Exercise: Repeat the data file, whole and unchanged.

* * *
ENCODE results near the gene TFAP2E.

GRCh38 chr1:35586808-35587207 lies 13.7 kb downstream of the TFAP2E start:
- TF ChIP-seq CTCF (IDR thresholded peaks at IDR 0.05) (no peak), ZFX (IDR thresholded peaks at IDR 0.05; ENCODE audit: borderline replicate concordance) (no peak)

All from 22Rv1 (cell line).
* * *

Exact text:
ENCODE results near the gene TFAP2E.

GRCh38 chr1:35586808-35587207 lies 13.7 kb downstream of the TFAP2E start:
- TF ChIP-seq CTCF (IDR thresholded peaks at IDR 0.05) (no peak), ZFX (IDR thresholded peaks at IDR 0.05; ENCODE audit: borderline replicate concordance) (no peak)

All from 22Rv1 (cell line).